American insurance giant American International Group announced Thursday it has reached a deal with the U.S. government to repay the billions of dollars it received in a government bailout during the credit crisis.
"This is a pivotal milestone as we deliver on our long-standing promise to repay taxpayers," CEO Robert Benmosche said in a statement.
"We are very pleased that this agreement vastly simplifies current government support of AIG."
The plan could return a profit to taxpayers who rescued New York-based AIG from near collapse in September 2008.
The new deal provides for the government to get about 1.66 billion shares of AIG common stock in exchange for the $49.1 billion in preferred shares it holds in AIG.
The conversion price of the government's shares is equal to about $29.67 a share.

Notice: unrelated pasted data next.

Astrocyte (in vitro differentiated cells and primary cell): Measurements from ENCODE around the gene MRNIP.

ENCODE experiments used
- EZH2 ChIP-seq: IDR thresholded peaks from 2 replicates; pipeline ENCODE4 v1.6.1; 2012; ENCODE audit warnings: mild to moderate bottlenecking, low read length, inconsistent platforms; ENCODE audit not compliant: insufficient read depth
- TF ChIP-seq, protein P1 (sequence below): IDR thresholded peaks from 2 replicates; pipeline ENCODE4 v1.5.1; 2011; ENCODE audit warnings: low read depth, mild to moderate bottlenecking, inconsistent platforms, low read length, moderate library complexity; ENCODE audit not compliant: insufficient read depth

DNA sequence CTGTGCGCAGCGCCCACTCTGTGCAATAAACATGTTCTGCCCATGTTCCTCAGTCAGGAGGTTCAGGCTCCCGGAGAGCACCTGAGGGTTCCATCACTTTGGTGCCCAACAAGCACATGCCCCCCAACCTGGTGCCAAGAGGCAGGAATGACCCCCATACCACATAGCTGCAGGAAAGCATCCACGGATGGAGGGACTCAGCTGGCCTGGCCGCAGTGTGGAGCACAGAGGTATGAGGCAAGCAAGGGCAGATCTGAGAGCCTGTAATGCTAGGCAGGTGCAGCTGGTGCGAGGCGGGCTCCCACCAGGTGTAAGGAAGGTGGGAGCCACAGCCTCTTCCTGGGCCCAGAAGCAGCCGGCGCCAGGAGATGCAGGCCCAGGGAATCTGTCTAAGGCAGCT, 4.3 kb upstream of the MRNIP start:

With AIG shares trading slightly below $40, it's conceivable — if the government were able to sell its huge stake in shares over a period long enough that didn't affect the price — that Washington could make a $16.25 billion profit.
Until this point, AIG was primarily repaying the government as it took in money from asset sales, but there was no timeline for repayment.
AIG received as much as $180 billion US, the largest bailout the government doled out to financial institutions.
In return, Washington took an 80 per cent stake in the company.
The government stepped in to rescue AIG because the insurer worked with hundreds of financial institutions throughout the world and Washington believed that a collapse of AIG would further hurt already fragile credit markets.